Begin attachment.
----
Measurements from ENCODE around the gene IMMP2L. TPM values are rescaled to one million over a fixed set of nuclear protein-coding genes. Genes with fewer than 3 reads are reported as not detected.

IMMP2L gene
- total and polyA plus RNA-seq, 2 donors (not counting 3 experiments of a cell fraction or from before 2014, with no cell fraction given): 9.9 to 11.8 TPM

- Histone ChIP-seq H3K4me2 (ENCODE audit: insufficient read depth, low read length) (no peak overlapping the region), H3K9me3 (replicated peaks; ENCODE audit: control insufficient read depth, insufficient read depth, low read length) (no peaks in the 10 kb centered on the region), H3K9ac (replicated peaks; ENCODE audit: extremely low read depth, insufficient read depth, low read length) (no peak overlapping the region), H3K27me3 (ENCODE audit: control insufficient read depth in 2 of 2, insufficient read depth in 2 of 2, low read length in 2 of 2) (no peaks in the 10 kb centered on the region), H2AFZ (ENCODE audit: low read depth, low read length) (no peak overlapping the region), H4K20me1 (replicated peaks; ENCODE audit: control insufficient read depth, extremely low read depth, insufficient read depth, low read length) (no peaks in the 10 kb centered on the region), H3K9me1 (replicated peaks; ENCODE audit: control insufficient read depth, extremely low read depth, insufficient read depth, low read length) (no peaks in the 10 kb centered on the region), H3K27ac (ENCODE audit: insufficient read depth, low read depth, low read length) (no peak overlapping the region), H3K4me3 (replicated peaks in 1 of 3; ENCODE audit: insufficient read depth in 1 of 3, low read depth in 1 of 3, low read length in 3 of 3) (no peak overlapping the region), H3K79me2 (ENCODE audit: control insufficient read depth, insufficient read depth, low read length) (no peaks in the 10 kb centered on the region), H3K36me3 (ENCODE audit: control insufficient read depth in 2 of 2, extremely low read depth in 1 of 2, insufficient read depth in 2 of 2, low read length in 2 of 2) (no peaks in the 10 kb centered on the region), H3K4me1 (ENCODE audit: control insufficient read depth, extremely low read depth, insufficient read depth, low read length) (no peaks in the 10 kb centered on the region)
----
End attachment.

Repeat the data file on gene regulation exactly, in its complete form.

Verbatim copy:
Measurements from ENCODE around the gene IMMP2L. TPM values are rescaled to one million over a fixed set of nuclear protein-coding genes. Genes with fewer than 3 reads are reported as not detected.

IMMP2L gene
- total and polyA plus RNA-seq, 2 donors (not counting 3 experiments of a cell fraction or from before 2014, with no cell fraction given): 9.9 to 11.8 TPM

- Histone ChIP-seq H3K4me2 (ENCODE audit: insufficient read depth, low read length) (no peak overlapping the region), H3K9me3 (replicated peaks; ENCODE audit: control insufficient read depth, insufficient read depth, low read length) (no peaks in the 10 kb centered on the region), H3K9ac (replicated peaks; ENCODE audit: extremely low read depth, insufficient read depth, low read length) (no peak overlapping the region), H3K27me3 (ENCODE audit: control insufficient read depth in 2 of 2, insufficient read depth in 2 of 2, low read length in 2 of 2) (no peaks in the 10 kb centered on the region), H2AFZ (ENCODE audit: low read depth, low read length) (no peak overlapping the region), H4K20me1 (replicated peaks; ENCODE audit: control insufficient read depth, extremely low read depth, insufficient read depth, low read length) (no peaks in the 10 kb centered on the region), H3K9me1 (replicated peaks; ENCODE audit: control insufficient read depth, extremely low read depth, insufficient read depth, low read length) (no peaks in the 10 kb centered on the region), H3K27ac (ENCODE audit: insufficient read depth, low read depth, low read length) (no peak overlapping the region), H3K4me3 (replicated peaks in 1 of 3; ENCODE audit: insufficient read depth in 1 of 3, low read depth in 1 of 3, low read length in 3 of 3) (no peak overlapping the region), H3K79me2 (ENCODE audit: control insufficient read depth, insufficient read depth, low read length) (no peaks in the 10 kb centered on the region), H3K36me3 (ENCODE audit: control insufficient read depth in 2 of 2, extremely low read depth in 1 of 2, insufficient read depth in 2 of 2, low read length in 2 of 2) (no peaks in the 10 kb centered on the region), H3K4me1 (ENCODE audit: control insufficient read depth, extremely low read depth, insufficient read depth, low read length) (no peaks in the 10 kb centered on the region)